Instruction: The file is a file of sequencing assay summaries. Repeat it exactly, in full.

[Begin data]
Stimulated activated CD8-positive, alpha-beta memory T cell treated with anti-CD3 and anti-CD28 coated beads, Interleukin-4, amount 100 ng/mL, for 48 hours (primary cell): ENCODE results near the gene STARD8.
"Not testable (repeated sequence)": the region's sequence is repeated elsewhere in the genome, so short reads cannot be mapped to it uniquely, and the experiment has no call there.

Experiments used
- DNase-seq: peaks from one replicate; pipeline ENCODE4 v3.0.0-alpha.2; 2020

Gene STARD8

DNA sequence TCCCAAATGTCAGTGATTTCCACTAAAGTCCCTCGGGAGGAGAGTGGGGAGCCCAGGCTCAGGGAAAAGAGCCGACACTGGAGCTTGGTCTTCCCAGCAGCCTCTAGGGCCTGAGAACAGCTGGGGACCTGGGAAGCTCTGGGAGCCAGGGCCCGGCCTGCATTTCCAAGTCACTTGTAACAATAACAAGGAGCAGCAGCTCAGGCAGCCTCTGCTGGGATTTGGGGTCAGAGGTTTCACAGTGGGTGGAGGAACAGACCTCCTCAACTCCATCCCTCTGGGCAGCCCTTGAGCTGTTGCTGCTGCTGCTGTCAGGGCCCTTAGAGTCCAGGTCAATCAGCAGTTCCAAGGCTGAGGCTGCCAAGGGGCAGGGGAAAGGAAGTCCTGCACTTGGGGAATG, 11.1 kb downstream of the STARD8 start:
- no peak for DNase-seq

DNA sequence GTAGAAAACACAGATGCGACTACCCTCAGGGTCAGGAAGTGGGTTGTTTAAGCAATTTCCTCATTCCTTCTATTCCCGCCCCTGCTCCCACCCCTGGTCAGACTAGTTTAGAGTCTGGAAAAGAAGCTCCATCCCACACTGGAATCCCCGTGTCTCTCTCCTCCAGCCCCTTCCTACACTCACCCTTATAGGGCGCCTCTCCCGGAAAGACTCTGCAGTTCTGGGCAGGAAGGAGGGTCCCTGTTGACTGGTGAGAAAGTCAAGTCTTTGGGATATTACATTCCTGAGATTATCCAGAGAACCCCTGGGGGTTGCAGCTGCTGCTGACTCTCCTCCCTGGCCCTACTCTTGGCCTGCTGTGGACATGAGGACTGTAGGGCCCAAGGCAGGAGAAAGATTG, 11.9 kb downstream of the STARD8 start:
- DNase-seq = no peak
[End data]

Stimulated activated CD8-positive, alpha-beta memory T cell treated with anti-CD3 and anti-CD28 coated beads, Interleukin-4, amount 100 ng/mL, for 48 hours (primary cell): ENCODE results near the gene STARD8.
"Not testable (repeated sequence)": the region's sequence is repeated elsewhere in the genome, so short reads cannot be mapped to it uniquely, and the experiment has no call there.

Experiments used
- DNase-seq: peaks from one replicate; pipeline ENCODE4 v3.0.0-alpha.2; 2020

Gene STARD8

DNA sequence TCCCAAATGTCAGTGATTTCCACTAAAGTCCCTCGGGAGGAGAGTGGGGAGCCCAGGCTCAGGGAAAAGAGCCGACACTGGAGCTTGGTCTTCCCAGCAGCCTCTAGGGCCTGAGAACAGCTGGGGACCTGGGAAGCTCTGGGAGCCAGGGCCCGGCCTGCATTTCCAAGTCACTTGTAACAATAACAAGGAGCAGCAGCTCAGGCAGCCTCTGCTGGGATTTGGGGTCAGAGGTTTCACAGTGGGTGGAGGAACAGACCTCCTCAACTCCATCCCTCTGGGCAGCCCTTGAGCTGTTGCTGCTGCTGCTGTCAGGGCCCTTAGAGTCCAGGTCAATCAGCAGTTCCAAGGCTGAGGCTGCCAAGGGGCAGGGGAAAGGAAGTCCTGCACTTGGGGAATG, 11.1 kb downstream of the STARD8 start:
- no peak for DNase-seq

DNA sequence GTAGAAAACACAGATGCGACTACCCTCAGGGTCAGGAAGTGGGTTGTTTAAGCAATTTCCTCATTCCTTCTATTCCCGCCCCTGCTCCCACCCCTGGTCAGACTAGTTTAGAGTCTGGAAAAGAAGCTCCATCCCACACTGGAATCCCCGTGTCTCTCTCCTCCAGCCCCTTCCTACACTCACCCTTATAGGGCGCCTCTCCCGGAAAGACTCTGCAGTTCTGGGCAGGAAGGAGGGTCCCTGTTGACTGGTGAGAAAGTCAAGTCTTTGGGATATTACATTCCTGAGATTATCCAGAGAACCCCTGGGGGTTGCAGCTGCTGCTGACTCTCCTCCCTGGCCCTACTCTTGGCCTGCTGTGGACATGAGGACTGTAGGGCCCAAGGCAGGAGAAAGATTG, 11.9 kb downstream of the STARD8 start:
- DNase-seq = no peak